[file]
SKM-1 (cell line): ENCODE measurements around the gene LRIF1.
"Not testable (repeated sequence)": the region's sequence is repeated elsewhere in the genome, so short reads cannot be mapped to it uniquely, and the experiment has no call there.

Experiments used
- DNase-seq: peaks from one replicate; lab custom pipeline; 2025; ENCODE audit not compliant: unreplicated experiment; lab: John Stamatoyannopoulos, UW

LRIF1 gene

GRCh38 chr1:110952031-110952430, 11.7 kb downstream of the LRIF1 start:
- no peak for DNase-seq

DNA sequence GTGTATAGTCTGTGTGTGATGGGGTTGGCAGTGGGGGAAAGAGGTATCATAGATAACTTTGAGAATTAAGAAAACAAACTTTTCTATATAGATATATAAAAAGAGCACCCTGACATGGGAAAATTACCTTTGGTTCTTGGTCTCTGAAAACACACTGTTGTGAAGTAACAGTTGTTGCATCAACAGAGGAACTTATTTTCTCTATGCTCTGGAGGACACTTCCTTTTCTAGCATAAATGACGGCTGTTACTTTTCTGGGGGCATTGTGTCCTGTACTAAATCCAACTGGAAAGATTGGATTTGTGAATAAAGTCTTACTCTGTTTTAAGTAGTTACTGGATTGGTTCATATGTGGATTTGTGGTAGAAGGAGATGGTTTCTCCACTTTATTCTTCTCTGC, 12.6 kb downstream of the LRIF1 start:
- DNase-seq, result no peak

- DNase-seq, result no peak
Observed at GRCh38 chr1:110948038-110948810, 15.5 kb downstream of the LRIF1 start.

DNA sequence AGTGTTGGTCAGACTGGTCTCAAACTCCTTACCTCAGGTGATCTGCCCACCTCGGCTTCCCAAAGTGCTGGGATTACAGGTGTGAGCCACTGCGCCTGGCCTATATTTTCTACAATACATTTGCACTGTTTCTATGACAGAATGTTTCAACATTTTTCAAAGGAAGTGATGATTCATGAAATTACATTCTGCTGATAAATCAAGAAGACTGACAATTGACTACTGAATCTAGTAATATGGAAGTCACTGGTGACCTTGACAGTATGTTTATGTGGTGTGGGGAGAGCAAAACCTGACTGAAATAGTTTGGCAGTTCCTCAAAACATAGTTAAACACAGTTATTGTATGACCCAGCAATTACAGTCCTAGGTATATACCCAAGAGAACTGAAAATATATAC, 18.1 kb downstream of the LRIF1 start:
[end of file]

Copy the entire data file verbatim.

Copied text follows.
SKM-1 (cell line): ENCODE measurements around the gene LRIF1.
"Not testable (repeated sequence)": the region's sequence is repeated elsewhere in the genome, so short reads cannot be mapped to it uniquely, and the experiment has no call there.

Experiments used
- DNase-seq: peaks from one replicate; lab custom pipeline; 2025; ENCODE audit not compliant: unreplicated experiment; lab: John Stamatoyannopoulos, UW

LRIF1 gene

GRCh38 chr1:110952031-110952430, 11.7 kb downstream of the LRIF1 start:
- no peak for DNase-seq

DNA sequence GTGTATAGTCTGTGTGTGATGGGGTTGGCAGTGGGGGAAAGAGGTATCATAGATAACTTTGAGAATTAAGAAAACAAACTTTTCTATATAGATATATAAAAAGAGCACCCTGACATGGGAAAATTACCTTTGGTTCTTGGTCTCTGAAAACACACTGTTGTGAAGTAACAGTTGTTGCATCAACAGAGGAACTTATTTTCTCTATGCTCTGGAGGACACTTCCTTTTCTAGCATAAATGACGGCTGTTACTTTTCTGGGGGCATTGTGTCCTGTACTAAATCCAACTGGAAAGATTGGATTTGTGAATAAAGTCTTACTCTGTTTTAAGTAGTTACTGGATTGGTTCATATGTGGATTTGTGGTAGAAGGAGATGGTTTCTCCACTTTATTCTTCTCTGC, 12.6 kb downstream of the LRIF1 start:
- DNase-seq, result no peak

- DNase-seq, result no peak
Observed at GRCh38 chr1:110948038-110948810, 15.5 kb downstream of the LRIF1 start.

DNA sequence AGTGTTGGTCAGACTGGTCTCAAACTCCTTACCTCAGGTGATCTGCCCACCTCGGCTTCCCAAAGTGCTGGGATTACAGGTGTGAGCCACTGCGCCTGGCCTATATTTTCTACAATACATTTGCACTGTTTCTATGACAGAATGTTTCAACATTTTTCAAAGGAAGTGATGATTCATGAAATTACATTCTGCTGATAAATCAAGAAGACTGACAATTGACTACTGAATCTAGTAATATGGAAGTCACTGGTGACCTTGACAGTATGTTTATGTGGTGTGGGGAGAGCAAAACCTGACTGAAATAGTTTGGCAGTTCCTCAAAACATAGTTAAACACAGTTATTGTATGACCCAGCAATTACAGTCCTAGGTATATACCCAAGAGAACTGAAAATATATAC, 18.1 kb downstream of the LRIF1 start: